An Oct. 30 Bangor Daily News editorial touted the potential benefits of a “government-run public health insurance option” (the public option) as an integral part of health care reform. This is a surprising opinion coming from a Maine newspaper. People who live here, especially journalists, should know better than anyone just how ineffective government health insurance can be.
Mainers have had plenty of experience with government-run health care, all of it bad. Our public option, DirigoChoice, took effect four years ago, promising by 2009 to provide coverage for all of the estimated 128,000 uninsured Maine residents. We’re now in the final month of that target year and those targets are nowhere near being reached.
Instead, Maine taxpayers have shelled out $155 million to subsidize this costly blunder, even as enrollees have seen their benefits slashed and their premiums rise 74 percent. To prop up the still insolvent Dirigo, the Legislature recently passed a tax increase on health care claims that will cost the average Maine family about $400 more each year.
What have we received in return? Practically nothing. Just 9,600 people are enrolled in the program today and 6,200 of them already had private insurance to begin with. Only 3,400 Mainers have been moved from the roles of the uninsured, a mere 3 percent of what was promised. It would have been more affordable and effec-tive to simply write them a check so they can buy their own private insurance plan.
That’s why it’s so baffling that the Bangor Daily News would support duplicating this strategy at the national level. If a public option plan costs Maine this much for such poor results, imagine the price tag a Dirigo-style program would have at the national level.
Perhaps even more concerning, the public option puts us on a slippery slope to government-run health care that risks the medical care American families expect and deserve.
No matter how often public option supporters try to downplay the long-term effects of this plan, there’s no question putting government into the health care business will ultimately lead to its complete takeover of the entire health care system. Private plans simply cannot compete with a government option that has an unlimited amount of resources funded by our own tax dollars. Eventually, it will be bureaucrats and political appointees making our health care decisions instead of our family doctors.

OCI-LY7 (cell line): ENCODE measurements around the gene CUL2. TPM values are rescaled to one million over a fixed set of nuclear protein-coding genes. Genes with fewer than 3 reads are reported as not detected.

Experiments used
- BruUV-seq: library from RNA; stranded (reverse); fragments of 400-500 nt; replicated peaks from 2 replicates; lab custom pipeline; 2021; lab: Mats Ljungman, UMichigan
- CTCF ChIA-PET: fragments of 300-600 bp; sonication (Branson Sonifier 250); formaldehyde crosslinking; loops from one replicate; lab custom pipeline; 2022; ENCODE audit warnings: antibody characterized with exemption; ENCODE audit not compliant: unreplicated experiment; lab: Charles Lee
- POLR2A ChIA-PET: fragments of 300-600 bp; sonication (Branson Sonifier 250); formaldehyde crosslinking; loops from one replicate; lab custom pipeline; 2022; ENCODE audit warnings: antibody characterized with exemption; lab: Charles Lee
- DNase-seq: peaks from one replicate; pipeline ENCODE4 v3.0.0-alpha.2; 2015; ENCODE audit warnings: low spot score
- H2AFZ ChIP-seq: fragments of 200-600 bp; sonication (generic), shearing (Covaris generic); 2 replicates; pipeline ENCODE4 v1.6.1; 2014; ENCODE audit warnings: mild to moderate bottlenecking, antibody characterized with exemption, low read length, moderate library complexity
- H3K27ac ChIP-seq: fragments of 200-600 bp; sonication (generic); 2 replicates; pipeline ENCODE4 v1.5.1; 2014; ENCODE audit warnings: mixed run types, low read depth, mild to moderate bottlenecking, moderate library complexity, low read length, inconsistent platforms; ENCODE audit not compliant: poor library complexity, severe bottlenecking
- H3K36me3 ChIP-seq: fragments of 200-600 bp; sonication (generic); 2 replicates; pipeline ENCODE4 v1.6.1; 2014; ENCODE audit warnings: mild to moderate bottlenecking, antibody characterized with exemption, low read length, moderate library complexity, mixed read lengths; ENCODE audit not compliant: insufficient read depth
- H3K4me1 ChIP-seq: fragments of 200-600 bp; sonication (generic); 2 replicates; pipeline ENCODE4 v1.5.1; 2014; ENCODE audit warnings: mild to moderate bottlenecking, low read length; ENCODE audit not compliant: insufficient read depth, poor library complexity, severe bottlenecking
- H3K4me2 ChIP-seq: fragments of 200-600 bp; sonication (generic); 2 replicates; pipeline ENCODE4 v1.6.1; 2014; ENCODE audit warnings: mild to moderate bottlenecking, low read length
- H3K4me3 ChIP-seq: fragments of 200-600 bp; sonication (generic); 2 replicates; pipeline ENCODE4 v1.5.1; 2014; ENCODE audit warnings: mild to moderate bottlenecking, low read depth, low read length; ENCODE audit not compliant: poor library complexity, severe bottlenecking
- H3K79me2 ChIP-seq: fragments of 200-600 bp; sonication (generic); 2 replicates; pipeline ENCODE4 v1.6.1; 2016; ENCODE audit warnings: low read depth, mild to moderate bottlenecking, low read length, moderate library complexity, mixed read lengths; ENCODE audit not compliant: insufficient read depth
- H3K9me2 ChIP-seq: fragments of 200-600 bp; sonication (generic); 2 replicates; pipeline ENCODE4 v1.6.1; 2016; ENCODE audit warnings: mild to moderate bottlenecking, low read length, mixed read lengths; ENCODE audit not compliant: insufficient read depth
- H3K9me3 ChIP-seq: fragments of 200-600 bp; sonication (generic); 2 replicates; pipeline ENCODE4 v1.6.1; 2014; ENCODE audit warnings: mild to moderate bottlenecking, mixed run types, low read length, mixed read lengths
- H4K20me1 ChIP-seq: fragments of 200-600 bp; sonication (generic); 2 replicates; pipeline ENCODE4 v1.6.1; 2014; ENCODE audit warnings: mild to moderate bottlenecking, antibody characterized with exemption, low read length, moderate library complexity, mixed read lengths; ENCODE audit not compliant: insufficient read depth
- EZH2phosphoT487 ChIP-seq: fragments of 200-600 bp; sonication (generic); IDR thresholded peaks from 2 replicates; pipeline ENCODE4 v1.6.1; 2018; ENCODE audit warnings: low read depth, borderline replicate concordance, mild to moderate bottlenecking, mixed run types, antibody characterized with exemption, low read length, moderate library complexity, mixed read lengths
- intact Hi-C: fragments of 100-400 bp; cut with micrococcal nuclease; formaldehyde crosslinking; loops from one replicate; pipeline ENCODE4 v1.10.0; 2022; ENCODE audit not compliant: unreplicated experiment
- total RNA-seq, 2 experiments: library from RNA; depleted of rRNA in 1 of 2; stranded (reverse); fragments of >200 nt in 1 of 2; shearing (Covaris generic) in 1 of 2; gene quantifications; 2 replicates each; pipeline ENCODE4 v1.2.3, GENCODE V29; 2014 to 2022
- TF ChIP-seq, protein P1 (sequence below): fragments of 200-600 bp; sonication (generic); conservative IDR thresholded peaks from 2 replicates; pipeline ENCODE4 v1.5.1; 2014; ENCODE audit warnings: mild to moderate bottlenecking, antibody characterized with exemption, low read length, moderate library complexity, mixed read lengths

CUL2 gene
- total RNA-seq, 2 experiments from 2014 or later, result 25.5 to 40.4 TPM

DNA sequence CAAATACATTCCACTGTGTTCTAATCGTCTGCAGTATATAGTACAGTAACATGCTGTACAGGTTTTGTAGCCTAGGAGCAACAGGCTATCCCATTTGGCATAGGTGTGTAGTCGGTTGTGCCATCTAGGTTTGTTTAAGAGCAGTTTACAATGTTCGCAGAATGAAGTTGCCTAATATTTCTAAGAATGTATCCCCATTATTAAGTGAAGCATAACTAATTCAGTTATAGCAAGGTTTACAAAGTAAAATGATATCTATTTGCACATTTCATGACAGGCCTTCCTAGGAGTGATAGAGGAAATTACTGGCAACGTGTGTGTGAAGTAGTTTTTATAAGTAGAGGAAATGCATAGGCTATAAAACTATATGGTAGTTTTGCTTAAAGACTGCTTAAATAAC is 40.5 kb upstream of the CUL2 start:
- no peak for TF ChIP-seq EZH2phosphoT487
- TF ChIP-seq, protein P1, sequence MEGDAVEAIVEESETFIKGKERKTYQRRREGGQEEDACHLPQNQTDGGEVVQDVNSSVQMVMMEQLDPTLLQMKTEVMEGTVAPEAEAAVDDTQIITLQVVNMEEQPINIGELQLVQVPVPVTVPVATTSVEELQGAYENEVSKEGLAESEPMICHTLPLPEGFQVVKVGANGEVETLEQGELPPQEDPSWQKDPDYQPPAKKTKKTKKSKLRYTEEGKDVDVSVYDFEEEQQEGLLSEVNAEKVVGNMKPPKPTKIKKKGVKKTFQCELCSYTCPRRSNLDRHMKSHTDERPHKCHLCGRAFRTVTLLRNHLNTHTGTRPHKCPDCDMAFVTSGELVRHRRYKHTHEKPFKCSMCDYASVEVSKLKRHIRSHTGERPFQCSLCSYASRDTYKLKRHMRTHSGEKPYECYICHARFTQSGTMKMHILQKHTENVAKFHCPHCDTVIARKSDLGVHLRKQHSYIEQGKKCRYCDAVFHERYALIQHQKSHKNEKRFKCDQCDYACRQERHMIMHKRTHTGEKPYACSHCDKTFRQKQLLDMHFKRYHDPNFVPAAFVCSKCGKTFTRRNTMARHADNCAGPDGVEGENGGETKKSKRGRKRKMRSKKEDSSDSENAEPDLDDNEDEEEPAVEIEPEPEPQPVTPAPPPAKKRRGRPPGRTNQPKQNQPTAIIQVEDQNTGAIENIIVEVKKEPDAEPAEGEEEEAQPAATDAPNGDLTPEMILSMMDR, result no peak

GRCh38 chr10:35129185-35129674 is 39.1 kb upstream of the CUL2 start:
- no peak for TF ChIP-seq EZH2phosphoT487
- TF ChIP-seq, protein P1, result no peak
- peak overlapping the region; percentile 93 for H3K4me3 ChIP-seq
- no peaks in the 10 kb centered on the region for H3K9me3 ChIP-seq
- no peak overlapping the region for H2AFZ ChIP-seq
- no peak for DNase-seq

Government health care means fewer choices, longer lines for treatment and reduced access to cutting-edge advances in medicine. In other words, U.S. health care would come to imitate systems in countries like Canada and Great Britain, where patients wait months to see specialists, bureaucratic planning boards make care deci-sions and innovative treatments lag far behind those available here.
Americans don’t want that. We want health care reform that preserves high-quality care while responsibly addressing problems like high cost and junk lawsuits. We want new approaches that improve on what we have instead of a public option overhaul that makes American health care even worse.
There are some excellent reform plans out there. These include strategies that focus on tort reform to limit costly and exploitative lawsuits, and plans to do away with competition-strangling laws that prevent insurance companies from selling across state lines. But whatever we do, we must avoid the public option, and all the potential problems that come with it. The public option is a plan Americans cannot afford.
Joel Allumbaugh is the CEO of National Worksite Benefit Group in Hallowell and president of the Maine Association of Health Underwriters. He can be reached at firstname.lastname@example.org.